I once knew a small business owner who was forever asking me for advice in growing his business. This is no problem, this is what I do. But here was one guy I never seemed actually to be able to assist.
Because from the way he always phrased his needs to me, he was quite clear what the problem was at his end, he was absolutely clear what he needed assistance with, and the problem was “leads”. He needed more of them. Lots more of them. He needed as many leads as he could possibly generate in order to maximize his sales at the end of the day.
Now, this approach, while it’s pretty easily to rationally walk yourself through the argument, sets off instant alarm bells to me.
“I am struggling with overall growth, so the solution is to continue running the same system, only faster”, reads like a recipe for small business disaster.
This mindset starts out by assuming that you have no control over how well you perform in converting those leads to actual sales. That conversion percentage is treated as a fixed number, so the only way to get more sales is to get more leads. Because Leads x conversion rate = sales.
When you look at the equation like that, you can see how focusing purely on lead metrics means you are deliberately factoring 50% of the equation beyond your control.
But in the REAL world, that conversion rate percentage is one of the most significant business metrics that you CAN specifically strategise to improve.
The means of improving conversion are of course as many and as varied as there are business contexts for it. Undertaking a systemic sales training programme, looking at how well you are meeting identified customer needs the entire way through their buyers journey, increasing the number of lead touch points, changing up your marketing effort, -all of this things in tandem with a huge array of similar tactics can variously impact your conversion rate.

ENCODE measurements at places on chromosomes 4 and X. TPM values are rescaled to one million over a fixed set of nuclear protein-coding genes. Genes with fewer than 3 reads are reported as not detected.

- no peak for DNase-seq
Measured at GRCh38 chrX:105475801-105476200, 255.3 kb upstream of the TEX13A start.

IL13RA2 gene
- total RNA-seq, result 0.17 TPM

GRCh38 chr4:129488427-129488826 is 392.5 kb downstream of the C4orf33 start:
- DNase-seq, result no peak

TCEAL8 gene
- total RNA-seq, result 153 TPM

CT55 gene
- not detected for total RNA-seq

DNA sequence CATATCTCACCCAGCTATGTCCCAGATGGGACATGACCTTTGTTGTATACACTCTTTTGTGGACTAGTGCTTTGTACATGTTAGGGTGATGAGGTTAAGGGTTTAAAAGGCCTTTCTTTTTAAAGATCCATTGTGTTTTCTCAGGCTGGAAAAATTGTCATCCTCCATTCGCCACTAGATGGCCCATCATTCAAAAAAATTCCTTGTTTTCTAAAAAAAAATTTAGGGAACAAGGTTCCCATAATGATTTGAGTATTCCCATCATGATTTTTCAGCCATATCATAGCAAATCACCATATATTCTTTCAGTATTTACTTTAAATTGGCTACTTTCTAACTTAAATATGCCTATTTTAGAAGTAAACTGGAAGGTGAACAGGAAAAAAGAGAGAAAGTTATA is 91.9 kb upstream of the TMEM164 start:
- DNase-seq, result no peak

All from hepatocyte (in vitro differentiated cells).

So in fact, what we’ve really done is proven the lie that small business only has effective input into 50% of the sales equation. In fact you have input to 100% of the process.
In fact, while improved lead generation does not usually demand a much more sophisticated tactic than extra sales and marketing expenditure, focusing on metrics related to conversion will require you to drill much more deeply into your business operations, and ask a lot more meaningful questions.
The upshot is invariably that an emphasis on conversion rate leads to a far more sophisticated and complex strategic response for the small business owner who focuses their energies there, rather than on the much more unsophisticated mechanism of pure lead generation.
And again, from the same equation it’s easy to see that improving lead volume does not necessarily translate into extra sales (if your conversion rate drops), but if you’re improving conversion rate and maintaining exactly the same lead volume, then you are by definition still growing sales, and the efforts you made to improve that conversion rate should remain as a factor increasing the likelihood of every future sale from that day forward.
So, in the long run. I had a lot of good ideas for my friend about how he could increase his lead volume, but I told him I couldn’t assist. And then I told him why. And at the end of THAT conversation, we put together a plan that has seen him grow his business consistently and constantly for over five years running.
It is a mistake for small business owners chasing success to focus purely on lead volume.